The Potager

The Potager

Tuesday, August 31, 2010


I hope you weren't expecting my vacation photos!

I went away for a three day weekend and came back to insect damaged cabbage. If you look closely, you'll see the culprit on the leaf to the left.....>

Ugh, Cabbage Moth Caterpillars.

I spent the morning after I got back picking them off.

Some were big like the one above, some were tiny like the ones on this leaf. There were a lot of them.

The cabbage will recover. I thank God for gardening gloves! Ewww!

Even though I tied my melon up with pantyhose, it slipped off it's stem while I was gone.
I guess I need support hose!

The cucumbers that were too small to pick are now a bit too large. (We'll still eat them!)

On the bright side, while I was away the turnips I planted sprouted.

Let the fall garden begin!

Wednesday, August 25, 2010

Thinking Fall

I can't believe it is the last week of August already.
The summer flew by.
It is time to think about the fall garden.

Since the eight-ball zucchini bit the dust, I removed it and added 5-10-5 fertilizer to the soil.

In this space I planted to the right, Golden Beets, Tall Top Early Wonder Beets and Detroit Dark Red beets. These are all old seeds, so I'm hoping they will come up.
I planted Swiss Chard Bright Lights in the center, and Purple Top Turnips to the left. The turnip seeds are also old seeds.

The cabbage plants I impulse bought at Lowes two weeks ago are looking good, in spite of the fact that the day I planted them, cabbage moths were fluttering around them. (Do they just hang out waiting for someone to plant cabbage?) I haven't seen any egg masses yet.

As for the Asparagus in the future lawn, most of it has been moved to a berm of soil behind the garden. Deer and rabbits don't like Asparagus, so this should be okay. When he has a minute, my husband will build a box around the plants and we'll fill it in properly.
They seem to be doing fine. I know it was totally the wrong time of year to transplant them, but I'm keeping my fingers crossed. Homegrown Asparagus is so much better than store bought!
Binx doesn't care for Asparagus, he just likes walking around the garden with me!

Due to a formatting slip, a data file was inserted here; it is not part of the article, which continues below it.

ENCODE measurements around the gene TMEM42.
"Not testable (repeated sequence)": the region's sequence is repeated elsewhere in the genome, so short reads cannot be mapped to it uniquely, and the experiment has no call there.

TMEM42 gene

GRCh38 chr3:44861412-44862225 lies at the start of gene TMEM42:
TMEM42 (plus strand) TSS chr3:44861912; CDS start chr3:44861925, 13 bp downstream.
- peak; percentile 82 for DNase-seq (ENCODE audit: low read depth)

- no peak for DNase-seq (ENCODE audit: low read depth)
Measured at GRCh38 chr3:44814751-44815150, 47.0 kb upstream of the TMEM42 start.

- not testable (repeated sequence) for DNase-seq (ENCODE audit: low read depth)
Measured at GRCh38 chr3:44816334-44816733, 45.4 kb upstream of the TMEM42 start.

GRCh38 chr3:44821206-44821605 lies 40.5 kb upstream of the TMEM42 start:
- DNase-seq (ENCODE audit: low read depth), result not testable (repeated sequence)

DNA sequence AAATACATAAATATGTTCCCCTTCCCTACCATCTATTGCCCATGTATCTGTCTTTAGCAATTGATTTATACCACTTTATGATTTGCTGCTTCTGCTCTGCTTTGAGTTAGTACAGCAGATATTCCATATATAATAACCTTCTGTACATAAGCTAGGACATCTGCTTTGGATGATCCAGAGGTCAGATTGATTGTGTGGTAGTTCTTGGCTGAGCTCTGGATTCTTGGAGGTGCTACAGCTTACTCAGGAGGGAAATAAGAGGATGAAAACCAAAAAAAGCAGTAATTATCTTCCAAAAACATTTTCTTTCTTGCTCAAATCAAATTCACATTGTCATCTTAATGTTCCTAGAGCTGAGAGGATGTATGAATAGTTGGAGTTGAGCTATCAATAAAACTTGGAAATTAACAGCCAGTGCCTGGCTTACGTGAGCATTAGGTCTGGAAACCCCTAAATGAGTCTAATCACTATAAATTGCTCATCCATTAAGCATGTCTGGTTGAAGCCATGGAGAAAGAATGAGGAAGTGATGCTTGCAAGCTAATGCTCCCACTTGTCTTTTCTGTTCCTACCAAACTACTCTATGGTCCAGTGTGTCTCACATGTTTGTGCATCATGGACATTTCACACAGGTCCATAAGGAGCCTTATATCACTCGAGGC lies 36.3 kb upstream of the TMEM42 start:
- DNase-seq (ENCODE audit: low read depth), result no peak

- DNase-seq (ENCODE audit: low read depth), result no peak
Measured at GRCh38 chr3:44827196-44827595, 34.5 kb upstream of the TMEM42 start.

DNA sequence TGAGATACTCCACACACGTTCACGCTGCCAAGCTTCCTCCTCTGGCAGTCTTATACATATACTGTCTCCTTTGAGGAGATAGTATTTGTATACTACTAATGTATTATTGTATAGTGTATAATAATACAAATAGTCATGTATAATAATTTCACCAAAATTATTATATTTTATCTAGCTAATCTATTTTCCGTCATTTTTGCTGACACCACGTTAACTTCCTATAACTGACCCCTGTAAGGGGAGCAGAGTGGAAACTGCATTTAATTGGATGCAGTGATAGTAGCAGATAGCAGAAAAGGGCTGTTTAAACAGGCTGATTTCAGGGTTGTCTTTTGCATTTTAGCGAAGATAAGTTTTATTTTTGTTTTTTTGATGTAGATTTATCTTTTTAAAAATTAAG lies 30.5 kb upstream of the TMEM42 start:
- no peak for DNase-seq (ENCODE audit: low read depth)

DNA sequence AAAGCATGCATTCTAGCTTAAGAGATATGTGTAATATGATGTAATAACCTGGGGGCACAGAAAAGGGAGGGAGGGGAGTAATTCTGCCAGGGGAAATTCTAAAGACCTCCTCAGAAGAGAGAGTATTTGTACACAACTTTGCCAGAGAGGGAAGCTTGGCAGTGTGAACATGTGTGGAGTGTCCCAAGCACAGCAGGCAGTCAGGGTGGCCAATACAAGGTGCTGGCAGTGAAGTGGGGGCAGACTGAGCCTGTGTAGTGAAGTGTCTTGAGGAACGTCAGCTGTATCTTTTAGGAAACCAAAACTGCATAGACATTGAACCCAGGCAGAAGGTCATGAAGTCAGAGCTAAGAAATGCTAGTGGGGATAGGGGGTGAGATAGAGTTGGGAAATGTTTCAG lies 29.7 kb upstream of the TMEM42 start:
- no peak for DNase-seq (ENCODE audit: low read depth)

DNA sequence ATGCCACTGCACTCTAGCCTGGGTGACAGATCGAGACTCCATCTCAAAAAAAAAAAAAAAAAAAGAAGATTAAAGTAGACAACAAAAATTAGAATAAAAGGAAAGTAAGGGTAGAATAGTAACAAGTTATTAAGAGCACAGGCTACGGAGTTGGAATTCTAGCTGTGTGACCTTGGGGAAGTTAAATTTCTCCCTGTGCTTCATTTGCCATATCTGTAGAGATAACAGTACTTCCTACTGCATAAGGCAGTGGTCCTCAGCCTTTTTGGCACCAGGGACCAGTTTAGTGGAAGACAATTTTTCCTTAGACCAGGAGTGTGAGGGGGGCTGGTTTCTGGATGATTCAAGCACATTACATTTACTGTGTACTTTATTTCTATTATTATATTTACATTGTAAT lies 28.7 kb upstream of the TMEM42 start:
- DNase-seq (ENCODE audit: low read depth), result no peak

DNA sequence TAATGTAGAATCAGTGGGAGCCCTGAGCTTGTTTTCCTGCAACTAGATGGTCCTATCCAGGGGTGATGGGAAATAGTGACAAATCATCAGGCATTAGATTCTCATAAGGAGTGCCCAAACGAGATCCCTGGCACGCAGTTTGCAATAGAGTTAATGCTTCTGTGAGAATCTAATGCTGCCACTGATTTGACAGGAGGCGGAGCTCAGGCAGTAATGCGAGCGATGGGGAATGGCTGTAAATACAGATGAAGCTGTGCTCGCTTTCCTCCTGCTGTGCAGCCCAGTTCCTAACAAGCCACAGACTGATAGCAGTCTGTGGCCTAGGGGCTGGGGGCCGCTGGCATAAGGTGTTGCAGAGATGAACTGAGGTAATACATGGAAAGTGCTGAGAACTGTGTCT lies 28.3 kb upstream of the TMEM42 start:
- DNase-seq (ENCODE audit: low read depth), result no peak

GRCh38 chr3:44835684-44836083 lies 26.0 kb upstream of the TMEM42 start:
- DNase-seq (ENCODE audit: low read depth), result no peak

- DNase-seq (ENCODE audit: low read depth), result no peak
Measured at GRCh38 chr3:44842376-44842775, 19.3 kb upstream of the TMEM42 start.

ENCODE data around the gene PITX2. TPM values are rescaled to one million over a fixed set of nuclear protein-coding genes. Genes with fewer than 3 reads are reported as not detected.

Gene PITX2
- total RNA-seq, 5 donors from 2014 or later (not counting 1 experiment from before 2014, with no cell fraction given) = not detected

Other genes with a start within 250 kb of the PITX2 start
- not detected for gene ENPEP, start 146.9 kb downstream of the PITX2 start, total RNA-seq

Saturday, August 21, 2010

The Good, the Bad and the Ugly

While watering my peppers this morning I saw something white. My first thought was an egg mass of some sort that needed to be destroyed.

I'm glad I took a second look!

It's a tobacco horn worm (the bad) with parasitic wasp cocoons attached (the ugly). These are cocoons of the braconid wasp (the good). This wasp lays it's eggs inside the worm. As they hatch they eat their way out, thus killing the worm. Then the larva spins cocoons which attach to the worm. Soon they will hatch and fly off to find other hornworms to kill.
God bless nature's checks and balances!

Wednesday, August 18, 2010

Rainy Day

I love rainy days in the garden (as long as there are not too many in a row!).
No watering to do. All the plants look happy.

The sunflowers look confused - which way is the sun?

It's nice to have a day off from gardening chores once in a while.

"The best thing one can do when it's raining is to let it rain."
Henry Wadsworth Longfellow

Tuesday, August 17, 2010

Too much of a good thing!

 Cucumbers are abounding in my garden.
Cucumber salad every day isn't making a dent in the harvest.
Everyone I know has too many, so there is no one to give them to.

Enter the  August issue of Real Simple magazine and a recipe for refrigerator pickles! See the recipe here:
Real Simple Almost Hands-Free Dill Pickles

Monday, August 16, 2010

Life Finds a Way

We cut down trees so our old garden could get more light. Then we decided to move the garden and build our lovely potager.
There were still perennials in the old garden - thyme, chives, mint, strawberries and asparagus, not to mention a whole lot of flowers.
I was waiting until the fall to transplant them.
So you can imagine my horror when my husband took the backhoe and leveled the yard!
He really thought he was being helpful.
I mourned for a week. My poor plants - gone.